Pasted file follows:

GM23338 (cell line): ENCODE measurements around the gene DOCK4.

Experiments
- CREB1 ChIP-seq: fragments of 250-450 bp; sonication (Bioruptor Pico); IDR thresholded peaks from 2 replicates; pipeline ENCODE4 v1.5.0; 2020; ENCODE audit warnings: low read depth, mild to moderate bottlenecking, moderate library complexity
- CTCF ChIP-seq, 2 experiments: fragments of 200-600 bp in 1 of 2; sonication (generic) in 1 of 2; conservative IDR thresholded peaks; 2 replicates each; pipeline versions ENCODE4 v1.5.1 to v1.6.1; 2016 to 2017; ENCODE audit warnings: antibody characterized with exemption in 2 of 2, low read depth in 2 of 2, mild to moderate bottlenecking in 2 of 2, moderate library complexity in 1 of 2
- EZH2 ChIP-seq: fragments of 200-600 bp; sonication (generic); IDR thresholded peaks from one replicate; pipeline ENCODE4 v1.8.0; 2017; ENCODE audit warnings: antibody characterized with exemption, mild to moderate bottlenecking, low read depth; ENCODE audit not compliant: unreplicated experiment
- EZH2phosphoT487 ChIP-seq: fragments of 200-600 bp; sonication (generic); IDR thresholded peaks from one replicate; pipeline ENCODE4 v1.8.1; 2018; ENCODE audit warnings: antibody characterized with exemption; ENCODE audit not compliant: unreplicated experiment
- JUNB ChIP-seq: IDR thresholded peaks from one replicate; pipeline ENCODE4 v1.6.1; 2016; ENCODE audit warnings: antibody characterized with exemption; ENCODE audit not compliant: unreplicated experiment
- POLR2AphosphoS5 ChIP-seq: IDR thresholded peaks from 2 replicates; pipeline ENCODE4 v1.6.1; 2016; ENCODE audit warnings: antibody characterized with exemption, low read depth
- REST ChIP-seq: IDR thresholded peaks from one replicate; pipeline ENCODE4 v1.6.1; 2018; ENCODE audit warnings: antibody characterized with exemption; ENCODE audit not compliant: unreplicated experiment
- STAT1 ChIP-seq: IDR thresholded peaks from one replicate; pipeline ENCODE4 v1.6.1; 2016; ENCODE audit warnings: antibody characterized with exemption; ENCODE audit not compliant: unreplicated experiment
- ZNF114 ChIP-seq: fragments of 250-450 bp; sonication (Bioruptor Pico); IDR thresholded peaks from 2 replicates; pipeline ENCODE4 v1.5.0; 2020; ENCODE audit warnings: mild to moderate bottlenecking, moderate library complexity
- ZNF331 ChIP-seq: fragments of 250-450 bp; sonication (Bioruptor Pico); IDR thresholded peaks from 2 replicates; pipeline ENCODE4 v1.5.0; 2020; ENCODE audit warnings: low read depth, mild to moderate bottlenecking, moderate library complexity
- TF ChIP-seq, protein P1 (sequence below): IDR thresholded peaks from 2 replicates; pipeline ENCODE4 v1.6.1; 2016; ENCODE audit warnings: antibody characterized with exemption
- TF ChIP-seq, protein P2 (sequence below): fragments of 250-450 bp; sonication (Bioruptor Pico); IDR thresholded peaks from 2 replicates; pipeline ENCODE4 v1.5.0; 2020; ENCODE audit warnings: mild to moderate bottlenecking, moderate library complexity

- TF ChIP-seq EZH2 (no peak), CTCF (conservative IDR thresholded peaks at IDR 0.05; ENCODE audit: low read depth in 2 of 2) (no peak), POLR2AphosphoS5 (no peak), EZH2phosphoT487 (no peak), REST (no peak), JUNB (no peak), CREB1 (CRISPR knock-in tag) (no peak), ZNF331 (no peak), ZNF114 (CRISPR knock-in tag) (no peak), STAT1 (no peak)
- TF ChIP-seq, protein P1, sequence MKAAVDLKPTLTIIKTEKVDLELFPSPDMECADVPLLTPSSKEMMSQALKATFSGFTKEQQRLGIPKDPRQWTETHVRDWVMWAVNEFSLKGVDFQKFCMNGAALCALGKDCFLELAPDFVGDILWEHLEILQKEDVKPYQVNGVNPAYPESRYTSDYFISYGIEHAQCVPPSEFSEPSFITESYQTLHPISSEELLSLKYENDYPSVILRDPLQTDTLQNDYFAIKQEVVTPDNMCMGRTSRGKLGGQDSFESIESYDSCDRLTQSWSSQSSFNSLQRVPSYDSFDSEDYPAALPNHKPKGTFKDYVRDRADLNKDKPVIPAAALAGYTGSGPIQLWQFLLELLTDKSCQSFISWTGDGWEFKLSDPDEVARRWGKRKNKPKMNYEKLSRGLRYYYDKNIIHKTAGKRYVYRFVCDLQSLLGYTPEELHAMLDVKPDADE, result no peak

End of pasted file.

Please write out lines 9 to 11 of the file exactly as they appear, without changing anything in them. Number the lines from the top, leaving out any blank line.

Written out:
- REST ChIP-seq: IDR thresholded peaks from one replicate; pipeline ENCODE4 v1.6.1; 2018; ENCODE audit warnings: antibody characterized with exemption; ENCODE audit not compliant: unreplicated experiment
- STAT1 ChIP-seq: IDR thresholded peaks from one replicate; pipeline ENCODE4 v1.6.1; 2016; ENCODE audit warnings: antibody characterized with exemption; ENCODE audit not compliant: unreplicated experiment
- ZNF114 ChIP-seq: fragments of 250-450 bp; sonication (Bioruptor Pico); IDR thresholded peaks from 2 replicates; pipeline ENCODE4 v1.5.0; 2020; ENCODE audit warnings: mild to moderate bottlenecking, moderate library complexity